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function Computed(callback: () -> any): Computed

Constructs and returns a new computed object, using the given callback to compute this object's values based on other state objects or computed objects.


  • callback: () -> any - a function which computes and returns the value to use for this computed object.

Object Methods


function Computed:get(): any
Returns the cached value of this computed object, as returned from the callback function.

If dependencies are currently being detected (e.g. inside a computed callback), then this computed object will be used as a dependency.

Example Usage

local numCoins = State(50)

local doubleCoins = Computed(function()
    return numCoins:get() * 2

print(doubleCoins:get()) --> 100

print(doubleCoins:get()) --> 4

Dependency Management

Computed objects automatically detect dependencies used inside their callback each time their callback runs. This means, when you use a function like :get() on a state object, it will register that state object as a dependency:

local numCoins = State(50)

local doubleCoins = Computed(function()
    -- Fusion detects we called :get() on `numCoins`, and so adds `numCoins` as
    -- a dependency of this computed object.
    return numCoins:get() * 2

When a dependency changes value, the computed object will re-run its callback to generate and cache the current value internally. This value is later exposed via the :get() method.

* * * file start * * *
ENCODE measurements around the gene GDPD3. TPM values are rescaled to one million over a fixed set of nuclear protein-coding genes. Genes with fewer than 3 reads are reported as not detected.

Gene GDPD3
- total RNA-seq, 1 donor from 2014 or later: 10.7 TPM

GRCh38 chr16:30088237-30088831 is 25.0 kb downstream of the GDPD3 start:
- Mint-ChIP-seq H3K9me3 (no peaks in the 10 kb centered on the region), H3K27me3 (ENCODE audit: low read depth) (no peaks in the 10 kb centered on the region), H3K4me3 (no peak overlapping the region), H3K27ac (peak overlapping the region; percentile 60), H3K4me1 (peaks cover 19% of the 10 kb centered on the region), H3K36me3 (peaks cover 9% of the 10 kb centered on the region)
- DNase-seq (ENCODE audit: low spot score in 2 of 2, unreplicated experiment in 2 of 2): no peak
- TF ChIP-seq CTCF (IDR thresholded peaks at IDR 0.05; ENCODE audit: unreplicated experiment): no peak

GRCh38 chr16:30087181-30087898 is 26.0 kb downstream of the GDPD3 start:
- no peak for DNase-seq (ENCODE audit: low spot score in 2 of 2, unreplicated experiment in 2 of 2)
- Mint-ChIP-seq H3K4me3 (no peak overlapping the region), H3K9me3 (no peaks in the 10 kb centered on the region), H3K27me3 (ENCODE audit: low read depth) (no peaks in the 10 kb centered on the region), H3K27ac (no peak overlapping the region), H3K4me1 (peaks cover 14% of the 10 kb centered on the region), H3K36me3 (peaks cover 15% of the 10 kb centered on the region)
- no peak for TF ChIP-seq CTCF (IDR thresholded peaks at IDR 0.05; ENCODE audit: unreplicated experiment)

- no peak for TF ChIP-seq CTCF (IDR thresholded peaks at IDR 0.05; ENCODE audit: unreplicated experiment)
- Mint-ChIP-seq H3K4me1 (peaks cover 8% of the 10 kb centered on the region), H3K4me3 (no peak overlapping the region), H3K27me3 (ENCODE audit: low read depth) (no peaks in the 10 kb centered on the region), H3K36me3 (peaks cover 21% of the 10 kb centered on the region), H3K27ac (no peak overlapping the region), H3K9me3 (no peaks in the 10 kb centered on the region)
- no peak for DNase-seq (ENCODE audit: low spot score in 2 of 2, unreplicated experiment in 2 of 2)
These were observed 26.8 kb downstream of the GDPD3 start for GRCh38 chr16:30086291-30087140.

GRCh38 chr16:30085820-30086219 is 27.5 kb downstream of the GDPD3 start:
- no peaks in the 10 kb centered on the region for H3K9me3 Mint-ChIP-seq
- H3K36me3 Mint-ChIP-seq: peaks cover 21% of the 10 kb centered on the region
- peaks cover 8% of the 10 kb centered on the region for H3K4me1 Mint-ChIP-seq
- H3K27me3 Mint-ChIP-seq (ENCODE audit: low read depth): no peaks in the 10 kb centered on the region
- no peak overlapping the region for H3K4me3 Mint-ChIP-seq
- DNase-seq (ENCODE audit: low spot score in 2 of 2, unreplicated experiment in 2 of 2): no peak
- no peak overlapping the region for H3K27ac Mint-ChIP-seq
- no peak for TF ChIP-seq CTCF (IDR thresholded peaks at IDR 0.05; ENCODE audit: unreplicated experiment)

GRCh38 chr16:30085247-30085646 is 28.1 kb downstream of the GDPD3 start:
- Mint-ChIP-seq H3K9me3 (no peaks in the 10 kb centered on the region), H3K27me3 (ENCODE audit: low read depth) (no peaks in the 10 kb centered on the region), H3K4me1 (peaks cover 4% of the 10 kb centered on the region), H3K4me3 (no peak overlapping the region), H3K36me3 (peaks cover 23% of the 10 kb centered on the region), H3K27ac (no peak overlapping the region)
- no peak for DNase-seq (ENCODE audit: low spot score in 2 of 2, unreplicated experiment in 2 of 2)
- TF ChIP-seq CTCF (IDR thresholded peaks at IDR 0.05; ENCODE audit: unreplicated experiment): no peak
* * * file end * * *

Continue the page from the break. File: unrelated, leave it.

Something to note is that dependencies are dynamic; you can change what values your computed object depends on, and the dependencies will be updated to reduce unnecessary updates:

local stateA = State(5)
local stateB = State(5)
local selector = State("A")

local computed = Computed(function()
    print("> updating computed!")
    local selected = selector:get()
    if selected == "A" then
        return stateA:get()
    elseif selected == "B" then
        return stateB:get()

print("increment state A (expect update below)")
stateA:set(stateA:get() + 1)
print("increment state B (expect no update)")
stateB:set(stateB:get() + 1)

print("switch to select B")

print("increment state A (expect no update)")
stateA:set(stateA:get() + 1)
print("increment state B (expect update below)")
stateB:set(stateB:get() + 1)
> updating computed!
increment state A (expect update below)
> updating computed!
increment state B (expect no update)
switch to select B
> updating computed!
increment state A (expect no update)
increment state B (expect update below)
> updating computed!


Stick to using state objects and computed objects inside your computations. Fusion can detect when you use these objects and listen for changes.

Fusion can't automatically detect changes when you use 'normal' variables:

local theVariable = "Hello"
local badValue = Computed(function()
    -- don't do this! use state objects or computed objects in here
    return "Say " .. theVariable

print(badValue:get()) -- prints 'Say Hello'

theVariable = "World"
print(badValue:get()) -- still prints 'Say Hello' - that's a problem!

By using a state object here, Fusion can correctly update the computed object, because it knows we used the state object:

local theVariable = State("Hello")
local goodValue = Computed(function()
    -- this is much better - Fusion can detect we used this state object!
    return "Say " .. theVariable:get()

print(goodValue:get()) -- prints 'Say Hello'

print(goodValue:get()) -- prints 'Say World'

This also applies to any functions that change on their own, like os.clock(). If you need to use them, store values from the function in a state object, and update the value of that object as often as required.